The second resource is my new book on planting churches that can be self-funded and autonomous from the beginning. The title is, CHURCH PLANTERS HAVE ALL THE FUN(DING)! It follows an agricultural theme and shows how S.H.A.R.E. Evangelism and church planting go hand-in-hand. The manuscript is in the editor’s hands for final editing. I expect the book to be released by the end of summer, 2017. Let me know if you are interested and I will be sure to notify you when it is available.

Meanwhile, please visit other blogs on my web site. You may find them especially helpful and encouraging. I appreciate any comments on the blogs that you care to make. I’ll see you there. https://shareinstitute.org/blog/

PICTURES OF TIN CAN OVENS

Posted on Leave a commentPosted in Fun(ding) Solutions, Funding Church Planting, funding church planting, Methods, missions, Project Ideas, SHARE

How can you bake if you don’t have an oven? You make one, yourself. It is easier to show you how it has been done, than to describe the steps. There are numerous variations and alterations to the original idea, but that doesn’t matter. The main thing is you need a fireproof box, that can set on or above a heat source (wood, charcoal, gas or electric burner), and has a rack to hold baking items above that heat source. It needs a cover that fits tightly enough to stay on. Wooden blocks, fastened to the top and to the cover, will make it easier to open and close the oven while it is hot.  Punch holes in the bottom to allow the heat to enter the oven and, at the same time, prevent flames from entering. (Some people cut a round hole in the bottom and then punch holes in the cut-out piece. They modify the cut circle with a wire handle, and use it to cover the hole as needed to control the temperature.)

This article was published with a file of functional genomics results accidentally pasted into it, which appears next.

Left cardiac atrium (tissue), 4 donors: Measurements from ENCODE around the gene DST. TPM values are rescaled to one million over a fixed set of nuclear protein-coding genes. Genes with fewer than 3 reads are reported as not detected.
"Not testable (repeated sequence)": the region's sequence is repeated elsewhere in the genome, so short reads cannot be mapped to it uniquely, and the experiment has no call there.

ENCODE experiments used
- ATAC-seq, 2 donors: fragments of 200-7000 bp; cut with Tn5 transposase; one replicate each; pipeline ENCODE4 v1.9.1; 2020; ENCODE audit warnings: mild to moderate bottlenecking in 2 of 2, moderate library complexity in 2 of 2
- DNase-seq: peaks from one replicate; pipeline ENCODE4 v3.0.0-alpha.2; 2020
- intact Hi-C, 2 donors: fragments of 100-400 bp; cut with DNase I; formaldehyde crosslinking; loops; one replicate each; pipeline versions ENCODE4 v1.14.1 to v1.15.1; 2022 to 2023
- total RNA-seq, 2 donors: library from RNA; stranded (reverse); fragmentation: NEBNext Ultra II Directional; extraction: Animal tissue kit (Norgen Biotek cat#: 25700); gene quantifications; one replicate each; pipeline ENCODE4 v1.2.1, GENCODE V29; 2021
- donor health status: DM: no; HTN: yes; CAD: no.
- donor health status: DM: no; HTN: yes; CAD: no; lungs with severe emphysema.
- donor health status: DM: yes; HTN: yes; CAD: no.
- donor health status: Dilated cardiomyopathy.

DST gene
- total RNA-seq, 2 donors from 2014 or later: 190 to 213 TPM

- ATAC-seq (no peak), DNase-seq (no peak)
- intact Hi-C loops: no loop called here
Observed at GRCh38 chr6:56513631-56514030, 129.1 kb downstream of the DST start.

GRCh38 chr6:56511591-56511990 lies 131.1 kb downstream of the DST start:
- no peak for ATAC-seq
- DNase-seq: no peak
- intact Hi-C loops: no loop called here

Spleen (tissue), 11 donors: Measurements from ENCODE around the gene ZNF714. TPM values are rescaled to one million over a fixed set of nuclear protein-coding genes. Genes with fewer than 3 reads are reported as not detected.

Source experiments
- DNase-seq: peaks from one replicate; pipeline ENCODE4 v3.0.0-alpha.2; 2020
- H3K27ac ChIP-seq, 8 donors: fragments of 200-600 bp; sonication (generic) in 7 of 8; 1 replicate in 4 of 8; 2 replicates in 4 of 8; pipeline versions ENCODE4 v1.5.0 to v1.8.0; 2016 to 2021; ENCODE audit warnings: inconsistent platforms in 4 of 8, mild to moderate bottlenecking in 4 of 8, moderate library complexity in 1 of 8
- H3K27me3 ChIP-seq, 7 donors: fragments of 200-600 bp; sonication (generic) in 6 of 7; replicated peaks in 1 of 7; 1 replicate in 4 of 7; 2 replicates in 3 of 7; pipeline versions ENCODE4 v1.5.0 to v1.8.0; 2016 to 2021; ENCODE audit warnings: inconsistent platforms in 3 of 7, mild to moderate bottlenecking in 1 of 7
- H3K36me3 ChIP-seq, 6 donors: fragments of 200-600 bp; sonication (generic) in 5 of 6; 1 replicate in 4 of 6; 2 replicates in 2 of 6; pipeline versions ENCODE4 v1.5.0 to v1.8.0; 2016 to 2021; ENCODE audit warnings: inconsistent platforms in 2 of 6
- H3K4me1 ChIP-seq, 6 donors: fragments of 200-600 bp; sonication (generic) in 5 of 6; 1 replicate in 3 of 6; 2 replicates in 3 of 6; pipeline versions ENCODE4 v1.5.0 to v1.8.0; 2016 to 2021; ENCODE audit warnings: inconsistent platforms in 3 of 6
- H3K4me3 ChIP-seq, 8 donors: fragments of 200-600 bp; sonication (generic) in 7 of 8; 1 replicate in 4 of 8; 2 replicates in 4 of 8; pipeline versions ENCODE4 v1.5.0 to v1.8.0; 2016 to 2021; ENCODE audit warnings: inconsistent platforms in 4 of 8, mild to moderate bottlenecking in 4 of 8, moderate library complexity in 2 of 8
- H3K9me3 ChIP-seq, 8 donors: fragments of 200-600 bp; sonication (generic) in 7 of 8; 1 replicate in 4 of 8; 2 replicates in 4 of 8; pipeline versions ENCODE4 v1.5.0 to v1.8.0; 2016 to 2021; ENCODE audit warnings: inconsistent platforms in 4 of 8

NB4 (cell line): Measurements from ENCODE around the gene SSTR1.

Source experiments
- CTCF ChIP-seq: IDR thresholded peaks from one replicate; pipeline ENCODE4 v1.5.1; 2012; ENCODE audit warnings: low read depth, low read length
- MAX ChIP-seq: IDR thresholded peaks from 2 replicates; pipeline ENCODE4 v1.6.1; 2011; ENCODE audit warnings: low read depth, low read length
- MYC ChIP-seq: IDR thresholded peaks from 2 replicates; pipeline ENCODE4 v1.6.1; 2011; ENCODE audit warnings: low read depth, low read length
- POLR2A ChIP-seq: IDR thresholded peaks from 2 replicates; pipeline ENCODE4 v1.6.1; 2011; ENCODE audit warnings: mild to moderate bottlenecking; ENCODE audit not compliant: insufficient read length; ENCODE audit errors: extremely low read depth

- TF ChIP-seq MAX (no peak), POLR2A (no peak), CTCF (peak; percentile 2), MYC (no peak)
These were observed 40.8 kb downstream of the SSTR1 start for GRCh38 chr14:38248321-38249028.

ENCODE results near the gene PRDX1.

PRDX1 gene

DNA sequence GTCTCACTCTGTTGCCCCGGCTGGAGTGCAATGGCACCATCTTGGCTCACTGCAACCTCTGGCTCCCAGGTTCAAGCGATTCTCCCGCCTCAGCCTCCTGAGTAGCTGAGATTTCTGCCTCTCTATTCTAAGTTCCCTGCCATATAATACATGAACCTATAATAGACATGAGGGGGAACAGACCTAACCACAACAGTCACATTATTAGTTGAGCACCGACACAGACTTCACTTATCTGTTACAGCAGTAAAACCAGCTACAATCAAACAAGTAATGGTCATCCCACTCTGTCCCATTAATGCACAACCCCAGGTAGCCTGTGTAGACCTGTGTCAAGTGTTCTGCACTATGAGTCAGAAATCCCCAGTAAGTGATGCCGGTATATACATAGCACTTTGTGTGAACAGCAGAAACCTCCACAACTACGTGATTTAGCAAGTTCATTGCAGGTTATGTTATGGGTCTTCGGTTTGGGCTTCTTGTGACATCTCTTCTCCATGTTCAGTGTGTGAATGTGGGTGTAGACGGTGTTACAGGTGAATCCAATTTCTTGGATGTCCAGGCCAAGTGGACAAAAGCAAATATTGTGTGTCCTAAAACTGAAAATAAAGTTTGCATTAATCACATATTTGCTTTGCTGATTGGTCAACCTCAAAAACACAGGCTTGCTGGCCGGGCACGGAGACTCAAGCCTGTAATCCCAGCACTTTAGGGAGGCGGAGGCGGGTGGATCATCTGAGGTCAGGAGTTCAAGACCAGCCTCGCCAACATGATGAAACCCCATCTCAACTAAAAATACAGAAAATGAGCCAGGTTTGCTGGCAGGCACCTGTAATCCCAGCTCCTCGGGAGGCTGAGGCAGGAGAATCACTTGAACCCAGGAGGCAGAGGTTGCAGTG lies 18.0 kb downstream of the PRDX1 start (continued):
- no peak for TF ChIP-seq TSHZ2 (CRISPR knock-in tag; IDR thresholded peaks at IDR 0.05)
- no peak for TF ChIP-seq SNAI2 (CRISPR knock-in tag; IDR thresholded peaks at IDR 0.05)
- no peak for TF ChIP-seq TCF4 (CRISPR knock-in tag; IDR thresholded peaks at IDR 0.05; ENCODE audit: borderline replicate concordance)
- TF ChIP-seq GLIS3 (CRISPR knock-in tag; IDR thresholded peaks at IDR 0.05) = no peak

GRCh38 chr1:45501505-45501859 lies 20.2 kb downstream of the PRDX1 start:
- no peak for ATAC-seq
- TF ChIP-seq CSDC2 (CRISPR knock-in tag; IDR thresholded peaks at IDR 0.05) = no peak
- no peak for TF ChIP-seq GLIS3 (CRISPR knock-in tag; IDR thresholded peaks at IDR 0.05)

Maybe you are wondering how you can tell the temperature of the oven. Old-timers, who didn’t have thermometers, used the terms “slow,” “medium,” and “hot” when describing the correct temperature. If I may use the same terms, there is a simple way to judge the temperature. If you put your hand inside, just above the rack (don’t touch the hot rack!), and can hold it there three (3) seconds before you have to jerk it out, it is a “slow” oven. If you can hold your hand there for two (2) seconds, it is a medium oven. And finally, if you can hold it there for only one (1) second, you have a hot oven.

Almost everything you bake will require a medium oven. Breads, cakes and casseroles are typical. Cookies and quick breads (muffins and doughs that contain baking soda) usually require a hot oven. It will take some practice to get it perfect every time, but your family will probably enjoy your efforts. If you try this, please send me pictures of your oven and your baked goods. I will enjoy them, and be glad to post them for all to see.

TIN CAN OVEN

Posted on 2 CommentsPosted in Church Planting, Funding Church Planting, funding church planting, Methods, missions, Project Ideas, SHARE

In many parts of the world, ovens are too expensive to be practical. Baking is an unknown skill for homemakers. This oven is a big part of our ministry as we reach out to people. Many are curious to see how it works since it is unique. But they are happiest when the brownies are done!

The tin can oven (to the right, on the shelf) sets on top of a round charcoal burner (on the left). The tin can oven is constructed from a cooking oil can and features a separately constructed tin cover. Both the oven and the lid have wooden handles for easy grasping when hot. There is a round hole–a little smaller than the charcoal burner–cut into the bottom of the can to allow the heat to enter. The round cut-out has holes punched into it and a wire handle attached. This is used as needed to prevent flames from entering the oven. Heavy wire is woven horizontally through the middle in three or four places to form a rack.

I will publish additional versions and alterations in detailed pictures in the near future. If you have questions about judging the temperature or maintaining the proper heat, please ask in the comment space below.